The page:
Game Development Reference
(i) Then m is a Nash equilibrium of G iff it is a Nash equilibrium of G RAT .
(ii) If each player has in G RAT exactly one strategy, then the resulting joint
strategy is a unique Nash equilibrium of G.
Provide the proof.
In the context of rationalizability a joint mixed strategy of the opponents
is referred to as a belief . The definition of rationalizability is generic in
the class of beliefs w.r.t. which best responses are collected. For example,
we could use here joint pure strategies of the opponents, or probability
distributions over the Cartesian product of the opponents' strategy sets,
so the elements of the set Δ S −i (extending in an expected way the payoff
functions). In the first case we talk about point beliefs and in the second
case about correlated beliefs .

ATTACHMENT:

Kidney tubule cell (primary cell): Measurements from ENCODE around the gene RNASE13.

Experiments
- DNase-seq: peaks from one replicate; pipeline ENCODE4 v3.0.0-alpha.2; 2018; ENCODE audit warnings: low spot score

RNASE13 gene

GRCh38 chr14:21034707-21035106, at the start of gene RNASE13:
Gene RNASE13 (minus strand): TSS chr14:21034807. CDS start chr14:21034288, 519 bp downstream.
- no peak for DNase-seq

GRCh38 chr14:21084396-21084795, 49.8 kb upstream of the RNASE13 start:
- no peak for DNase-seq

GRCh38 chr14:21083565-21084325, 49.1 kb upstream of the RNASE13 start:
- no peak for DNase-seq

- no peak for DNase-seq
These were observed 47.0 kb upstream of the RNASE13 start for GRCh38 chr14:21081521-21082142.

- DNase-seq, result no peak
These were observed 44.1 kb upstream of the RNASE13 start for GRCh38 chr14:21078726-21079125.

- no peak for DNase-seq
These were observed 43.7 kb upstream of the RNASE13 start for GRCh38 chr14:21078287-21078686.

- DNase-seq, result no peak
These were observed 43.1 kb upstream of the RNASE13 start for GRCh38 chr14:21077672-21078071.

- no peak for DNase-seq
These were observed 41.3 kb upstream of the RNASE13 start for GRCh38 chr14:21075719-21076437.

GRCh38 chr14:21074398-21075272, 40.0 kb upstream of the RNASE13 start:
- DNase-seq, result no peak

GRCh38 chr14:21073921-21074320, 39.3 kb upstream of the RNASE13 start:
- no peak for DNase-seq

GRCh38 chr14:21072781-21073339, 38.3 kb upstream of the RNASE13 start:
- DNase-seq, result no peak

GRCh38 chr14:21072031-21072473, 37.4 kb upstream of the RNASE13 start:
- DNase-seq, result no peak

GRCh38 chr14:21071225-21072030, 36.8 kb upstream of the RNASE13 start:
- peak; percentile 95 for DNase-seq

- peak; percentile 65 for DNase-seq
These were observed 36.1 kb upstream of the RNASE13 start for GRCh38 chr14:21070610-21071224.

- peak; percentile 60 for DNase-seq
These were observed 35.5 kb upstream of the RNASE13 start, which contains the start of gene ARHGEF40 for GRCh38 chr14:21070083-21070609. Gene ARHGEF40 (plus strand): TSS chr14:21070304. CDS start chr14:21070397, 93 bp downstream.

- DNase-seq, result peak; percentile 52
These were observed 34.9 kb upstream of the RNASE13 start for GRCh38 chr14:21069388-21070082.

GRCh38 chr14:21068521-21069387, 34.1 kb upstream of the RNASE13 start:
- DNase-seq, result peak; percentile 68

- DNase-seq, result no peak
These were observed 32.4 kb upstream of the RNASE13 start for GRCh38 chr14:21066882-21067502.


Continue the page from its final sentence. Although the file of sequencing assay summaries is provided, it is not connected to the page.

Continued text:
In the case of point beliefs we can apply the elimination procedure entailed
to arbitrary games. To avoid discussion of the outcomes reached in
the case of infinite iterations we focus on a result for a limited case. We refer
here to Nash equilibria in pure strategies.
Theorem 1.22 Assume a strategic game G. Consider the definition of the
RAT operator for the case of point beliefs and suppose that the outcome
is reached in finitely many steps.
(i) Then s is a Nash equilibrium of G iff it is a Nash equilibrium of G RAT .
(ii) If each player is left in G RAT with exactly one strategy, then the
resulting joint strategy is a unique Nash equilibrium of G.
Provide the proof.
A subtle point is that when G is infinite, the restriction G RAT
empty strategy sets (and hence no joint strategy).
Example 1.23 Bertrand competition , originally proposed by Bertrand
, is a game concerned with a simultaneous selection of prices for the
same product by two firms. The product is then sold by the firm that chose
a lower price. In the case of a tie the product is sold by both firms and the
profits are split.
Consider a version in which the range of possible prices is the left-open
real interval (0 , 100] and the demand equals 100
p , where p is the lower
price. So in this game G there are two players, each with the set (0 , 100] of
strategies and the payoff functions are defined by: